CROSSOVERS and MORE CROSSOVERS. Speed in derby comes from crossovers, so practice these at all times. Try to find your stride on the track and keep a pace line. 5 stride crosses per turn on a standard WFTDA track.

Once you can do correct stride and crossovers slowly, you will see that you will speed up without even trying.

Speed comes from application of good technique, there's no need to rush into trying to be super fast. Be super good, and you won't be able to help but be fast.
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Old July 6th, 2007, 08:44 PM   #6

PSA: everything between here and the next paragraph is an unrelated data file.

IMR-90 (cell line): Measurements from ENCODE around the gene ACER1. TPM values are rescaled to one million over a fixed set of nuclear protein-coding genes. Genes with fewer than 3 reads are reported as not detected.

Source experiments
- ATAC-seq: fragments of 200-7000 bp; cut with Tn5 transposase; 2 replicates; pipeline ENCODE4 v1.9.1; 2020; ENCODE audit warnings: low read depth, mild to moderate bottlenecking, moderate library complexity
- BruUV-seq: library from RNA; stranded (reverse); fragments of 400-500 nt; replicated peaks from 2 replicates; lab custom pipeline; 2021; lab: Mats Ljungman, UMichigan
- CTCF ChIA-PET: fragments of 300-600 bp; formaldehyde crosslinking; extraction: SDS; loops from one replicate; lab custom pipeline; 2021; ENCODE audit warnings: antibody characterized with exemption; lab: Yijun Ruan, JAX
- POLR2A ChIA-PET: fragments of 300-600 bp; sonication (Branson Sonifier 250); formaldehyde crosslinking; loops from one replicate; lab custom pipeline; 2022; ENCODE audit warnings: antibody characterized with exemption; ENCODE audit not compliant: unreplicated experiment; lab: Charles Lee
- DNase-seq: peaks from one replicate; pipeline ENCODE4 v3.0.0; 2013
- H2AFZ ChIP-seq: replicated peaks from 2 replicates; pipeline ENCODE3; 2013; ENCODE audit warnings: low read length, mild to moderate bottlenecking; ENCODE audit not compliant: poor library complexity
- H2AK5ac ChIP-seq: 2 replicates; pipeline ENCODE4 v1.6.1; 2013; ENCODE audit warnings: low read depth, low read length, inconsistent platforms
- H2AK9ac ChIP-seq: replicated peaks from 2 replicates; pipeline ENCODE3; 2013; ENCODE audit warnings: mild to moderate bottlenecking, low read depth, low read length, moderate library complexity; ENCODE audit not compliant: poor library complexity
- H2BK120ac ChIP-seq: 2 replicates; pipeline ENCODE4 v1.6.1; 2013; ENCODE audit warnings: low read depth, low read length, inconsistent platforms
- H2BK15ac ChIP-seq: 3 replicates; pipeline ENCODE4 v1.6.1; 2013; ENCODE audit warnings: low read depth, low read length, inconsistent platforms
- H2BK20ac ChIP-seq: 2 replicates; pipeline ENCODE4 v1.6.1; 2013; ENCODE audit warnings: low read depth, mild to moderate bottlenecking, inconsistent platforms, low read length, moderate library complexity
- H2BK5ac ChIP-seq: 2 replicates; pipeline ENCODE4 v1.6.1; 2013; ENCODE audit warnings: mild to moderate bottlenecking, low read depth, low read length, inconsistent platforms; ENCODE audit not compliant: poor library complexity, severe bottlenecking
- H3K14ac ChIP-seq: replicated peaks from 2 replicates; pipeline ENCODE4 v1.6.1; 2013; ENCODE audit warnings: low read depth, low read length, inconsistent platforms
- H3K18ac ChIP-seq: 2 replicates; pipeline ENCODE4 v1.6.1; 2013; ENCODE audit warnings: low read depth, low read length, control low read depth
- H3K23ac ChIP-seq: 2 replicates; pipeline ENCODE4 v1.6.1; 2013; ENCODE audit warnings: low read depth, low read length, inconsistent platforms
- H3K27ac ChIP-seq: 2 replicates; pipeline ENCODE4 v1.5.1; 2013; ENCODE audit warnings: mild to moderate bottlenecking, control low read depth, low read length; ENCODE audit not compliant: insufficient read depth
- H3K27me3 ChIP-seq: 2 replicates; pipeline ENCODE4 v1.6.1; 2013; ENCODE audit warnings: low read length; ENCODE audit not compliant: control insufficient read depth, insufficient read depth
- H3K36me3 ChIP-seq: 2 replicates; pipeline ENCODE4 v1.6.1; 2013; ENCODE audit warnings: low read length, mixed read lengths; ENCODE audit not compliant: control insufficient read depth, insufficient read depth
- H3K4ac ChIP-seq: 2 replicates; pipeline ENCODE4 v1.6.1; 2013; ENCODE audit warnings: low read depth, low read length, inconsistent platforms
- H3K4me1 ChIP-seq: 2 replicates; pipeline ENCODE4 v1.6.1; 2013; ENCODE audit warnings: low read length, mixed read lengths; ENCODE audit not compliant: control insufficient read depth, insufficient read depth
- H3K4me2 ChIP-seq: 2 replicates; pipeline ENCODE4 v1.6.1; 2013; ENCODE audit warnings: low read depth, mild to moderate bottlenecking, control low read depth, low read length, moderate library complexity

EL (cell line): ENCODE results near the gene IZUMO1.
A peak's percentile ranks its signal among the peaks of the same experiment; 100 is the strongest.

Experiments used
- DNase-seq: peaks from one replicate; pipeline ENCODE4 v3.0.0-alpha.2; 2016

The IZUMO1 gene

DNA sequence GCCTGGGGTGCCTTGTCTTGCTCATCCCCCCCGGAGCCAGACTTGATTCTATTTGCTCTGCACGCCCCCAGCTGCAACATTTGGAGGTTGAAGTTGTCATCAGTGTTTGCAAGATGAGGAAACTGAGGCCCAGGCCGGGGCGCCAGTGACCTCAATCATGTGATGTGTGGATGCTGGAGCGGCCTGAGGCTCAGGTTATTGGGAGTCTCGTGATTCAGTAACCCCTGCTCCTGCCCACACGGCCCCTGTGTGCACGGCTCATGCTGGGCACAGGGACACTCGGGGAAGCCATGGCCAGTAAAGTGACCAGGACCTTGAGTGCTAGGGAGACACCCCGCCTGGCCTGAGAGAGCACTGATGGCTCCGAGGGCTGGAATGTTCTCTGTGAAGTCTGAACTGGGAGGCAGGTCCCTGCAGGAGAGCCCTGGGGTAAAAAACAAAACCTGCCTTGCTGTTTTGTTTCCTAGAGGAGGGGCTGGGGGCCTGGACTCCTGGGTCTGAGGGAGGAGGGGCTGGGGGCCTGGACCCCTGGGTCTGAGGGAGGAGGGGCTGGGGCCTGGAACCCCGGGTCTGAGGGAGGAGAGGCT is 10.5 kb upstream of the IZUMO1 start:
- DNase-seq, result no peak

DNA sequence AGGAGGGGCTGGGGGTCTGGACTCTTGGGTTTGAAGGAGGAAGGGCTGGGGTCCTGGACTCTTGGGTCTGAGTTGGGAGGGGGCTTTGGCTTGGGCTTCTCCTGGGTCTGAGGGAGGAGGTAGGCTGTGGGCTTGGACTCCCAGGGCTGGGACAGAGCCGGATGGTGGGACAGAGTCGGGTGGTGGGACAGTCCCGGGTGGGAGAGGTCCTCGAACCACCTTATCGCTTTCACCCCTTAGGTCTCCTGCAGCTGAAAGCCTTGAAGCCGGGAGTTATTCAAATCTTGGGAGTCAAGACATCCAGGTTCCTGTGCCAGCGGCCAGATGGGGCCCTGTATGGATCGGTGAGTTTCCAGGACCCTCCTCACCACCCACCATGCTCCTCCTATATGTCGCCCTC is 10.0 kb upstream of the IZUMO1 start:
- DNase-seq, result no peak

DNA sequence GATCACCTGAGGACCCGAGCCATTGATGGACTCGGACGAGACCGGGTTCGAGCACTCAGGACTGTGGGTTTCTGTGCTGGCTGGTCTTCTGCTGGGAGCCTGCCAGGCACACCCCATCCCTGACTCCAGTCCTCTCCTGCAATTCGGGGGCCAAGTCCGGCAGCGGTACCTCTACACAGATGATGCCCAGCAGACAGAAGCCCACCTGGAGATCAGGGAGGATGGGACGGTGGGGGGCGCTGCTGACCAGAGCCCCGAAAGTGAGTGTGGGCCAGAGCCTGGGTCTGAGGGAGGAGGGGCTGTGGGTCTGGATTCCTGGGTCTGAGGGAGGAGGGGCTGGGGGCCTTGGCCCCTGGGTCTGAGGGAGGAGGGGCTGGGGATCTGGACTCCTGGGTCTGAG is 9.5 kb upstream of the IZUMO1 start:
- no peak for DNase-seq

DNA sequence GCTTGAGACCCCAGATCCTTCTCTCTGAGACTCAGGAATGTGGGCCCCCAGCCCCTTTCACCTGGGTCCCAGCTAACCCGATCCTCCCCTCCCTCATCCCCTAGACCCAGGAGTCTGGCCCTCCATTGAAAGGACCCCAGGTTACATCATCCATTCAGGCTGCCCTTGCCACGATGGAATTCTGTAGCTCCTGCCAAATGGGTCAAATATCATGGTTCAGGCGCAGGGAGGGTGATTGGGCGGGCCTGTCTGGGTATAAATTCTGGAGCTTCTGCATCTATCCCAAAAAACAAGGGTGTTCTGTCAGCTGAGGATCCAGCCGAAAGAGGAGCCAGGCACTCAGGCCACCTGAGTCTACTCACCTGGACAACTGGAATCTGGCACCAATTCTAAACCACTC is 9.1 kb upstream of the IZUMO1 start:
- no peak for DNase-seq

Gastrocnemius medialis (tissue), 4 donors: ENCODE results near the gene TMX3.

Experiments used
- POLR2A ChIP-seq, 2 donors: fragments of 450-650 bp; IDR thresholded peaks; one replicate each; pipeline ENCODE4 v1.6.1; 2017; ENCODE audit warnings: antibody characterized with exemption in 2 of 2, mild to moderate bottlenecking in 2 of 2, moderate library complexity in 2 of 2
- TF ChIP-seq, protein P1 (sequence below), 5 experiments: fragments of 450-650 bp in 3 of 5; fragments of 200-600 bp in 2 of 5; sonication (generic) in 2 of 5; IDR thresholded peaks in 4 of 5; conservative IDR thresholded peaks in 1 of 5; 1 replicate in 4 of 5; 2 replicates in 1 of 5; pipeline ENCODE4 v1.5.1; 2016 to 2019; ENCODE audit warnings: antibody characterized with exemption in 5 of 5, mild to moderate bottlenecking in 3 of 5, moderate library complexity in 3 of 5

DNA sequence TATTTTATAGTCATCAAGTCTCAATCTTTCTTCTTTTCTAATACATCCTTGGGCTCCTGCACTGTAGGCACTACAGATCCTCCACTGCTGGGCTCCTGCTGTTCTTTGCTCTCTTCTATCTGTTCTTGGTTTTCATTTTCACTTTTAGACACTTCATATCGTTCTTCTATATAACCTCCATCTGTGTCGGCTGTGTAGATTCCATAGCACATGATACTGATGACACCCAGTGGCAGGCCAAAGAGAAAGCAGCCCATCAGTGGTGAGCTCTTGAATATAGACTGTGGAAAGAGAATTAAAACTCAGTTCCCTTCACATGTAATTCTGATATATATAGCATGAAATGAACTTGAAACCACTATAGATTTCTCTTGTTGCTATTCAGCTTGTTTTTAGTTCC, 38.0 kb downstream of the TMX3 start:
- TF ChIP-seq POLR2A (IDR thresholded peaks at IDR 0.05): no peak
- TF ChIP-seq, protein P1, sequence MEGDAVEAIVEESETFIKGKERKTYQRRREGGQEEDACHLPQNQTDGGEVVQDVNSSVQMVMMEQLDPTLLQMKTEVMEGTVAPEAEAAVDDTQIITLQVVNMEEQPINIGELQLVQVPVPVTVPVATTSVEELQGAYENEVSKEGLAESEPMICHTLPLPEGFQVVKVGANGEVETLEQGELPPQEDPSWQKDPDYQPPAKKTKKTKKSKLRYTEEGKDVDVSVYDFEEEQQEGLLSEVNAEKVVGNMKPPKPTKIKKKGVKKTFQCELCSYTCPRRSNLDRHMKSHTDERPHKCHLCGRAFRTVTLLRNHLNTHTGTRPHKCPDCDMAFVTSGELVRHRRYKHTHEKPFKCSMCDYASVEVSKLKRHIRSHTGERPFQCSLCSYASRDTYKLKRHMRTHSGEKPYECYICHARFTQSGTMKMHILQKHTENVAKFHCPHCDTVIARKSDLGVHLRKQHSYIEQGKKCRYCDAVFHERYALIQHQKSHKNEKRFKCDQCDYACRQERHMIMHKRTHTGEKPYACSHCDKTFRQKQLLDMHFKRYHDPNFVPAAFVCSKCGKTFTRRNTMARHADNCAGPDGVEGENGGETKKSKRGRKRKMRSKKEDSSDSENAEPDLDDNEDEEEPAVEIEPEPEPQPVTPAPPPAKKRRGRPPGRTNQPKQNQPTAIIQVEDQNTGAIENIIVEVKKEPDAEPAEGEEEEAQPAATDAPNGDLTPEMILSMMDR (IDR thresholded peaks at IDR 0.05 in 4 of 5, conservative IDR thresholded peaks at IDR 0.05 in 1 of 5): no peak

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Posts: 2

good news, the wicked package i have has the blue tuner wheels w/abec9 bearings. thing is they are very grippy which is one reason i do very well in the corners. mike@lowpriceskates is very helpful and filled me in. they have some inexpensive speed wheels that i can switch between and are also running a derbydealof the week green devil rays97a speed wheels$49. i definitly agree about my technique and try to stay in derby form w/long strides. Just wanted to be at the front of the pack. i've been on skates most of my life but never needed to much speed. i am small compared to most girls on the team so wanted to be able to fly around the track like a little car with a supped up motor. but i can conserve my need for speed and work on technique and strategy for the time. we are a new team ColumbiaQuadSquad
Columbia,SC. Check us out on myspace!